Jon: You did a killer job.

Stu: The thing is, Jon does it in such a way that you don’t feel it’s forced upon you. He does it in a way where it’s a brotherly thing. He puts the confidence in you. You know you already had it, but he plants that seed, and it grows.

There seems to be less high-pitched Judas Priest-like vocals in Plagues Of Babylon compared to Dystopia. Was it intentional?

It’s just the way the album went. I don’t think we have anything to prove in that department. I do that during the live shows, you know what I mean? There’s still some high-pitched stuff, but we don’t go into these songs thinking: “OK, we have to have that!” Yeah, we wanted to explore that type of vocals also, but I don’t think we have anything to prove. I don’t need to do that. I’ve been hearing that quite a bit. You’re gonna hear lots of that in the live show, and you can listen to Dystopia if you want to hear more of the high stuff. And who knows, maybe the next album will be tons of that stuff!

Jon: You never know, it’s what the songs call for. And we still do that. It’s not all over the place, and it’s mixed in a way where it’s not put in the front, but it’s there. I think it’s killer.

Stu: And there were albums previous to me where Iced Earth didn’t have tons of high-pitched stuff. It happens.

Jon: The songs dictate that. It’s all about the music telling you where you gotta go, sometimes from a lyrical standpoint, and certainly from a melodic standpoint. The song tells you what it needs. It’s not contrived. We just do what we do and hope people get it.

Stu: But live, there’s lot of that stuff. We’re gonna do a headline tour with lots of songs in there, lots of high-pitched vocals. You’ll get it. But I love what we all did on this new album. We all tried different things, which was really cool.

Jon: Yeah, I think there are a lot of new flavors in this record. And for a band with eleven albums out, I think that’s saying something!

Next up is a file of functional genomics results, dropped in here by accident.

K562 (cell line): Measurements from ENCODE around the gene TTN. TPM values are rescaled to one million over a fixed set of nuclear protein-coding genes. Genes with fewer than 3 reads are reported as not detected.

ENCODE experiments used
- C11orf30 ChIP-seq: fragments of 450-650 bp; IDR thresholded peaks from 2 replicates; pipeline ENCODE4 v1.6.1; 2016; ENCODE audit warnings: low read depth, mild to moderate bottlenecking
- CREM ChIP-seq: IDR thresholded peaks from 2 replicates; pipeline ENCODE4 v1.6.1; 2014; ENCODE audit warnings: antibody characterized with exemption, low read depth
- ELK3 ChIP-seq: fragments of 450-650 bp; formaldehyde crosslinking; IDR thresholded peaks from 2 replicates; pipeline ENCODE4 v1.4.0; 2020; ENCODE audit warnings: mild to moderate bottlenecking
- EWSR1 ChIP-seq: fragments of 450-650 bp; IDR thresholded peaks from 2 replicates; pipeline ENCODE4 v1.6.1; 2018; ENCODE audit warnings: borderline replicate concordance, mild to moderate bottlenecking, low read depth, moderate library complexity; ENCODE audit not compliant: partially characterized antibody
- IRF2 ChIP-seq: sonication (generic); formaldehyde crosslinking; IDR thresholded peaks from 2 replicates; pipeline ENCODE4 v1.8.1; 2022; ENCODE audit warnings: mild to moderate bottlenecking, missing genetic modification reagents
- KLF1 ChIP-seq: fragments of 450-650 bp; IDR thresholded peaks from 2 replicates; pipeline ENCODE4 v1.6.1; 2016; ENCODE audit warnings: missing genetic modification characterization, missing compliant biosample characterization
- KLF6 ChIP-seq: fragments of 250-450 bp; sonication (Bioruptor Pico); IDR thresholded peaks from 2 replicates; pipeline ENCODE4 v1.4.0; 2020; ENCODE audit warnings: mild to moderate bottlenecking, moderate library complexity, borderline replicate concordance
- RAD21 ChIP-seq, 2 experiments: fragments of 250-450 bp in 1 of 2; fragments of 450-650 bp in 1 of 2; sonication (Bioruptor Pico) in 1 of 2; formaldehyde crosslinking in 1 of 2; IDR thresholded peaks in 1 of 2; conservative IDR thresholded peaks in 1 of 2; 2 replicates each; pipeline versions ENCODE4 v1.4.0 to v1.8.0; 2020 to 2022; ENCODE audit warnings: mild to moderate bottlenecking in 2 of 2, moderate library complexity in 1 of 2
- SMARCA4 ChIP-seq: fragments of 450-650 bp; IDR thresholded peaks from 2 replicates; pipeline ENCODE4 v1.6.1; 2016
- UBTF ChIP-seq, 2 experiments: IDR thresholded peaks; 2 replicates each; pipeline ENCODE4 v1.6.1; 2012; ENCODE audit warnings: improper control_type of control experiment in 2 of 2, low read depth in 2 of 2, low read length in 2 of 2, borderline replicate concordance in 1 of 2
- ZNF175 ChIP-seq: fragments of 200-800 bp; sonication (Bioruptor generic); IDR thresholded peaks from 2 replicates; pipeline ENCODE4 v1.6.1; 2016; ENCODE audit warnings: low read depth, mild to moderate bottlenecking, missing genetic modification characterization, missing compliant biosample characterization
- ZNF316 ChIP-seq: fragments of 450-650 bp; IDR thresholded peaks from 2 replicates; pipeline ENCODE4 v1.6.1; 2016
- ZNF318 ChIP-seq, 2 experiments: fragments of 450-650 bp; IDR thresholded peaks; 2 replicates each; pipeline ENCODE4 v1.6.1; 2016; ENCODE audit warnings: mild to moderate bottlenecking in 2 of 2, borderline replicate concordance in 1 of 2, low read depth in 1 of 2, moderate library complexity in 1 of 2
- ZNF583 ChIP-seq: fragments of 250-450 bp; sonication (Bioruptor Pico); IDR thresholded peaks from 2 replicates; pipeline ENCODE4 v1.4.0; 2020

» I think in some way it’s a risk to open the album with a song like that, with the length and the whole theater of it. But we’ve got eleven albums out, so who gives a fuck, you know? What is a risk? »

Stu, I know that Jon doesn’t really want to have death metal growls in Iced Earth, except buried in the mix as arrangements. Aren’t you missing your more extreme vocal styles?

Stu: You know what, actually, it’s cool to do, but… I don’t know, I don’t really miss it. I’m doing so many cool new things now with my voice! I know I can do that, that shit is… whatever, you know? Death vocals, high vocals… I’m doing some really cool new stuff right now that I want to explore.

Jon: I’m telling you, if there’d been a video camera in the fucking studio when he did “Highwayman”, I was literally jumping up and down. It was so fucking killer! It was so beautiful, so special, and so… like, one take channeling the spirit of the song. It was there, it was so fucking killer. You guys have no idea! That’s how special the shit we do is. It’s really cool. We did a making of the CD, a documentary. But the guy was there for like two or three days, so you don’t capture it all. You get a little bit of a slice of it, but there were so many cool moments. I was like: “Ah! Yes!! That just happened!!!” So hearing Stu sing… There are so many people who can… [he imitates someone growling] What the fuck? He’s got a voice, let’s use it, man! Let’s fucking push that shit to the ultimate potential! Because it’s melody, it’s stuff that people relate to. He can do the death metal shit, but there’s a thousand other guys who can do that.